Wednesday, March 3, 2010

Thank You, Mr. President

In 1919, Woodrow Wilson chaired the first meeting of the League of Nations.

A devout Presbyterian, the nation’s twenty-eighth president tried to bring a sense of justice and morality into international affairs. While campaigning to convince congress to join the League of Nations, he had a stroke and collapsed.

He never fully recovered.

Wilson’s idealism still evokes both scorn and praise. Some believe his high ideals represented the best side of our country. Others view him as dangerously naïve.

The League of Nations did not last long.

Italy ignored its protest of its invasion of Ethiopia.

Germany withdrew when the League protested Hitler’s persecution of Jews.

Few deny Wilson’s good intentions. Many deny that his intentions were realistic.

History is full of great schemes for achieving utopia. Religious people create cults. Political people create agencies. Artists create stories and sounds. Some of us are moved. Some of us laugh. Some of us die. But century after century, dreams fail and hopes are crushed. Wilson’s “war to end all wars” was followed by a war even more terrible. The twentieth century witnessed a continual eruption of despotic idiots like Stalin, Hitler, and Papa Doc.

So what are we to make of the greatest dream of all, the day when “men will beat their swords into plowshares and not learn of war anymore?”

One thing for sure, good intentions won’t do it! Even the good intentions of the world’s greatest man won't do it.

If Jesus is a mere man, then his words just stir people to believe in one more hopeless dream.

If he is more than a mere man, then his words may be much more than good intentions.
Of course, most people believe Jesus was a great man. However, only Christians believe that He was incarnate God.

Even through the mists of time and legend, he is compelling to human beings everywhere. His teachings are so clear, his virtue and grace so transparent, that people the world over seem drawn to him.

Hindus put pictures of him in their temples.

Buddhists draw parallels between his teachings and that of their master.

Muslims revere him as the greatest prophet of all.

Even atheists are usually reluctant to speak ill of him.

On this point most of the world agrees: Jesus was an altogether wonderful and magnificent human being.

So who was he?

He was born to a poor family in occupied Palestine, a border province and outpost of the Roman Empire.

By the time he was born, the Israel of King David and Solomon was as legendary as medieval Europe is to us. Most Jews no longer spoke Hebrew. Most did not even live in the holy land.

Jesus was born in the Greek-speaking part of the Roman Empire. So there is little doubt that he spoke Greek and Aramaic. He could also read Hebrew, because we know that he did the public reading for a Synagogue service on at least one occasion.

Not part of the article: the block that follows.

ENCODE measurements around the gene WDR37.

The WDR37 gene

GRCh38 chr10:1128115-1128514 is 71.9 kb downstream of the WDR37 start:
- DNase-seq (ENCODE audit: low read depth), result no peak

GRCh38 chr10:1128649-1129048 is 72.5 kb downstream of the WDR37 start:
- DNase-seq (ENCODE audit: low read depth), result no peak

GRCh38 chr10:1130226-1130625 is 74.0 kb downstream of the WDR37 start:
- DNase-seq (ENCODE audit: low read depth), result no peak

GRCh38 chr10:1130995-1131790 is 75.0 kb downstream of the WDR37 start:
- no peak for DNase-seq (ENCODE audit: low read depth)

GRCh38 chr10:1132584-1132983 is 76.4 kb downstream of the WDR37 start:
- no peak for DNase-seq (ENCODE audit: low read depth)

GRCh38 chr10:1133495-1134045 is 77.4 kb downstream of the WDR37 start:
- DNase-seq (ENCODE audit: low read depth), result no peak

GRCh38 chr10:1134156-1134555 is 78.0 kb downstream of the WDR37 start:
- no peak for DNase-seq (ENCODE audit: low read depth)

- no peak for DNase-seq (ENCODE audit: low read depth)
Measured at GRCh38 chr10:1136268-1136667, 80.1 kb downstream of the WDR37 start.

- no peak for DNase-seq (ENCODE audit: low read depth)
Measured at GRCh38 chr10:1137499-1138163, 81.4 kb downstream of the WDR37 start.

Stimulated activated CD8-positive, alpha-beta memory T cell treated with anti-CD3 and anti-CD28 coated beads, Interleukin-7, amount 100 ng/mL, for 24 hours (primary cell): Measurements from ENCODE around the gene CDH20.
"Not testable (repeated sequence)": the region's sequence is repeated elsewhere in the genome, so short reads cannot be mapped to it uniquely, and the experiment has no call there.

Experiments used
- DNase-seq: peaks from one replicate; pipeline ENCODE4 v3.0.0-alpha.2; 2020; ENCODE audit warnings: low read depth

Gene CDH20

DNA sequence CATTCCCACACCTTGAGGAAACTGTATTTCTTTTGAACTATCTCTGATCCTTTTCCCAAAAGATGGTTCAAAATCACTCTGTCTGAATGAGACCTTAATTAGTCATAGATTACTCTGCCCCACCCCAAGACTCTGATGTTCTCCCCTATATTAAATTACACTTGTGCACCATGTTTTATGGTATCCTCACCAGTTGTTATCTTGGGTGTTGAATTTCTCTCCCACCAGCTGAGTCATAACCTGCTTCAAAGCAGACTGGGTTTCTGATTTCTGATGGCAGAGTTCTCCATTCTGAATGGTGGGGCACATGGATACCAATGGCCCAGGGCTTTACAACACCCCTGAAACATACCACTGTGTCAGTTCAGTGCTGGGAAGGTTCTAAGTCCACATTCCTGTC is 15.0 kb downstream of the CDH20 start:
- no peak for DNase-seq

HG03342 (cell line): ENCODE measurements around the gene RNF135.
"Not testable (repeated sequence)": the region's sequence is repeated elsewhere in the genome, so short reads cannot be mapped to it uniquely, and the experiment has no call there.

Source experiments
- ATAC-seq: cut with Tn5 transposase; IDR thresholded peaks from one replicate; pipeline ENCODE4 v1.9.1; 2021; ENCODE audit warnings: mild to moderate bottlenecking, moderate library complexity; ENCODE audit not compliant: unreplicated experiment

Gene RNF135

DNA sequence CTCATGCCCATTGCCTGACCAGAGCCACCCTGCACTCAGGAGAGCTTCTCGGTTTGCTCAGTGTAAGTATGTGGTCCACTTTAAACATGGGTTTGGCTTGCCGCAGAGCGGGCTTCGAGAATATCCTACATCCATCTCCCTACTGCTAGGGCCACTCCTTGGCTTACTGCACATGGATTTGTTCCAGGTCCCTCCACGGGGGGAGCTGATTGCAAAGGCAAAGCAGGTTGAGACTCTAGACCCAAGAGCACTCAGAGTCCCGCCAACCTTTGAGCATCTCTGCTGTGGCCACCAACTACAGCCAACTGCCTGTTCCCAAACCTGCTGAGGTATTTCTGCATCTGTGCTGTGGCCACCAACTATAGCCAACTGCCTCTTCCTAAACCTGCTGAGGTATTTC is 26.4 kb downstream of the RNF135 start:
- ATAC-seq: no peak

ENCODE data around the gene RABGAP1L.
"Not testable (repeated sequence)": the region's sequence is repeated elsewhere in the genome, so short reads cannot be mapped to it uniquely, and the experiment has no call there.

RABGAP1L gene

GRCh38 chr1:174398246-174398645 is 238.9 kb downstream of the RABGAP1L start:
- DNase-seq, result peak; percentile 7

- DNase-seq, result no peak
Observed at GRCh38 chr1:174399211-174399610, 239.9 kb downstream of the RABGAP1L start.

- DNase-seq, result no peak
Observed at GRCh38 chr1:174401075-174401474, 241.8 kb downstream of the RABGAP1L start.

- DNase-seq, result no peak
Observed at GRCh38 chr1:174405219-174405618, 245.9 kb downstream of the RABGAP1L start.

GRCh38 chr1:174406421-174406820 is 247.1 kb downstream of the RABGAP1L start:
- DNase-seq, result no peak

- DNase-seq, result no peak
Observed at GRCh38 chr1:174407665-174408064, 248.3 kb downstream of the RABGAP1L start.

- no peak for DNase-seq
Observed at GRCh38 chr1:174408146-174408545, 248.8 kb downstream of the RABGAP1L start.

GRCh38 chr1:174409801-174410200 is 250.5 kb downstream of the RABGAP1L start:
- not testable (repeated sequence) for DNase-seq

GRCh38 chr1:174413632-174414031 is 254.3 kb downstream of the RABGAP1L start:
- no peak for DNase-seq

All these things are interesting but are maddeningly trivial in comparison to what we would like to know. The details of his life are few. We know next to nothing about his childhood, for example.

We have a record of his birth, his teachings, miracles and his death. Oh, and we know about a small event called the resurrection!

We also have the stories of the next few centuries in which millions of human beings began to worship him as God.

We also have the effects of this man upon history. The explosion of medicine, education, science, and art in following centuries are a witness to his hold upon the world’s imagination.

And, the story has not even ended yet! Every year, millions more of the world’s peoples respond to the message of Christ. As Europe and North America grow cold and indifferent to his life and teaching, the rest of the world seems more intrigued than ever. Despite what academia and media pendants say, Christianity remains the world’s fastest growing religion – by far. It is one reason why many parts of Islam has become so militant: Africa has turned to Christ in our lifetime and encroaches upon the heartland of Islam.


Because Christ has died. Christ has risen. Christ will come again.

He was not just a dreamer.

He was God.

So our twenty-eighth president may have gotten it wrong. Perhaps he was, as people claim, a hopeless romantic. He probably did die of a broken heart, as many romantics do.

But if Wilson was wrong, his error was just about timing and means.

The Kingdom of God will come when God decides. We can’t make it happen. We can’t even predict when it will happen.

We can worship the One who will someday make it happen.

We can serve Him by serving others until it happens.

We don’t become broken hearted over what we are unable to accomplish. But we don’t give up either. We keep praying. We keep working.

Someday there will be a real League of Nations.

The Jew will take the Egyptian by the hand and say, “let us go up to t \eh House of the Lord and offer there our sacrifice unto the God of Jacob.”

When that Jew and that Egyptian get there, they will see a throne. On that throne there will be a man who not only had good intentions but the power to turn his good intentions into reality.

Perhaps this year. Perhaps next. Perhaps a generation from now. But someday.

Thank you Mr. President for daring to dream.

Sleep well.

When you wake, you will see everything you hoped for.

Those who laughed will not see it.

The Kingdom of God is for the pure in heart; the ones we often call naive.

No comments: